High-fructose corn syrup’s big fat secret
PRINCETON (US)—All sweeteners are not equal when it comes to weight gain. Rats with access to high-fructose corn syrup gained significantly more weight than those with access to table sugar, even when their overall caloric intake was the same, new research shows.
Long-term consumption of high-fructose corn syrup also led to abnormal increases in body fat, especially in the abdomen, and a rise in circulating blood fats called triglycerides.
The Princeton University researchers say the work sheds light on the factors contributing to obesity trends in the United States.
“Some people have claimed that high-fructose corn syrup is no different than other sweeteners when it comes to weight gain and obesity, but our results make it clear that this just isn’t true, at least under the conditions of our tests,” says psychology professor Bart Hoebel, who specializes in the neuroscience of appetite, weight and sugar addiction. “When rats are drinking high-fructose corn syrup at levels well below those in soda pop, they’re becoming obese—every single one, across the board. Even when rats are fed a high-fat diet, you don’t see this; they don’t all gain extra weight.”
In results published online by the journal Pharmacology, Biochemistry and Behavior, the researchers reported on two experiments investigating the link between the consumption of high-fructose corn syrup and obesity.
The first study showed that male rats given water sweetened with high-fructose corn syrup in addition to a standard diet of rat chow gained much more weight than male rats that received water sweetened with table sugar, or sucrose, in conjunction with the standard diet. The concentration of sugar in the sucrose solution was the same as is found in some commercial soft drinks, while the high-fructose corn syrup solution was half as concentrated as most sodas.
The second experiment—the first long-term study of the effects of high-fructose corn syrup consumption on obesity in lab animals—monitored weight gain, body fat, and triglyceride levels in rats with access to high-fructose corn syrup over a period of six months.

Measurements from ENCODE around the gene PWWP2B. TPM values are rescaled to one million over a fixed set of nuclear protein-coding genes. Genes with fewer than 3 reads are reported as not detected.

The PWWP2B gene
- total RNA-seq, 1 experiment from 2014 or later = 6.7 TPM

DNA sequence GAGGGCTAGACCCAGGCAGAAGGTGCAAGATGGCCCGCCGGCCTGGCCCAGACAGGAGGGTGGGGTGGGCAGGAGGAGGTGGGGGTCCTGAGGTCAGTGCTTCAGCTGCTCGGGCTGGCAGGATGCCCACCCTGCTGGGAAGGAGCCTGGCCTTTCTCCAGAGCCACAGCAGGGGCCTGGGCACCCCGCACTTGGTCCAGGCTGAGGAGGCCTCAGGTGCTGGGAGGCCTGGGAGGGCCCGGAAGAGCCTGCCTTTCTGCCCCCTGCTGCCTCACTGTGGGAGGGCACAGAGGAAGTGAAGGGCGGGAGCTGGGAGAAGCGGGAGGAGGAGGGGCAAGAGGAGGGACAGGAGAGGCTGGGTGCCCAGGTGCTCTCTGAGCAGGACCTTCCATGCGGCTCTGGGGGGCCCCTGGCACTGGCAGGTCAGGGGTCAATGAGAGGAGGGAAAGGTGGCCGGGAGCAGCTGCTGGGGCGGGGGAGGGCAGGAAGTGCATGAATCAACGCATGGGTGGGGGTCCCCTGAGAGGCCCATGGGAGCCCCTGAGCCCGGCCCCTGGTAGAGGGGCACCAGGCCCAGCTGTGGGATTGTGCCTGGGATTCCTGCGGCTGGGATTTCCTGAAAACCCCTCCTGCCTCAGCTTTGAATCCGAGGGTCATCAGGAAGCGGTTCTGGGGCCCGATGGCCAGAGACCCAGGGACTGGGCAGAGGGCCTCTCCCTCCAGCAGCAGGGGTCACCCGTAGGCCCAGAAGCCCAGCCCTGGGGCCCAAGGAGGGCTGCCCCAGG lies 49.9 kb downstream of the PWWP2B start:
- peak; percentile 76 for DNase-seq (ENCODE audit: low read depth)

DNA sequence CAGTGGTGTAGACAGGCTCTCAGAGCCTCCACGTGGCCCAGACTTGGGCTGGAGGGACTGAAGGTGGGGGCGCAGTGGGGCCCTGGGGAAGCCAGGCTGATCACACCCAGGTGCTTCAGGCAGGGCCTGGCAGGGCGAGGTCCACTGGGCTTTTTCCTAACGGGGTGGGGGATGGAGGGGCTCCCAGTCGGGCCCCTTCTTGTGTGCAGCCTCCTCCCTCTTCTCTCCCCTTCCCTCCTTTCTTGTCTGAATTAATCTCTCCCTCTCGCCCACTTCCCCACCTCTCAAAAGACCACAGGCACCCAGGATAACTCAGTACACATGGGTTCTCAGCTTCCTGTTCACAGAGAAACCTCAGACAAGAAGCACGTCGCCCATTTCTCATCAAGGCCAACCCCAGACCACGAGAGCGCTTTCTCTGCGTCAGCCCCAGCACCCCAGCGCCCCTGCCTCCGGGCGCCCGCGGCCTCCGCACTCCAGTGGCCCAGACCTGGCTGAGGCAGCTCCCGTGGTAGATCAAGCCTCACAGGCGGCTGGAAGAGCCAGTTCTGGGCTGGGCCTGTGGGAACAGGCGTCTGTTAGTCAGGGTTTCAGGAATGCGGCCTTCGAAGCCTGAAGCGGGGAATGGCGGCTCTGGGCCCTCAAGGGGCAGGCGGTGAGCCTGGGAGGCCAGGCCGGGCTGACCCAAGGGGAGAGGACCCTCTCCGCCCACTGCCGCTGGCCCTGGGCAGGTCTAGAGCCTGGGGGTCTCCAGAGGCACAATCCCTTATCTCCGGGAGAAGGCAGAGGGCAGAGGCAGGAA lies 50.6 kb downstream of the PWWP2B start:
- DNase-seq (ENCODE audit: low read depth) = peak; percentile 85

Compared to animals eating only rat chow, rats on a diet rich in high-fructose corn syrup showed characteristic signs of a dangerous condition known in humans as the metabolic syndrome, including abnormal weight gain, significant increases in circulating triglycerides and augmented fat deposition, especially visceral fat around the belly.
Male rats in particular ballooned in size: Animals with access to high-fructose corn syrup gained 48 percent more weight than those eating a normal diet.
“These rats aren’t just getting fat; they’re demonstrating characteristics of obesity, including substantial increases in abdominal fat and circulating triglycerides,” says Princeton graduate student Miriam Bocarsly. “In humans, these same characteristics are known risk factors for high blood pressure, coronary artery disease, cancer, and diabetes.”
The researchers note that they do not know yet why high-fructose corn syrup fed to rats in their study generated more triglycerides, and more body fat that resulted in obesity.
“Our findings lend support to the theory that the excessive consumption of high-fructose corn syrup found in many beverages may be an important factor in the obesity epidemic,” Avena says.
In the future, the team intends to explore how the animals respond to the consumption of high-fructose corn syrup in conjunction with a high-fat diet—the equivalent of a typical fast-food meal containing a hamburger, fries and soda—and whether excessive high-fructose corn syrup consumption contributes to the diseases associated with obesity. Another step will be to study how fructose affects brain function in the control of appetite.
The research was supported by the U.S. Public Health Service.
Princeton University news: www.princeton.edu/main/news/
(Correction note: An analogy in the original post comparing weight gain in mice to weight gain in a 200-pound man was inaccurate and has been removed.)
You are free to share this article under the Creative Commons Attribution-NoDerivs 3.0 Unported license.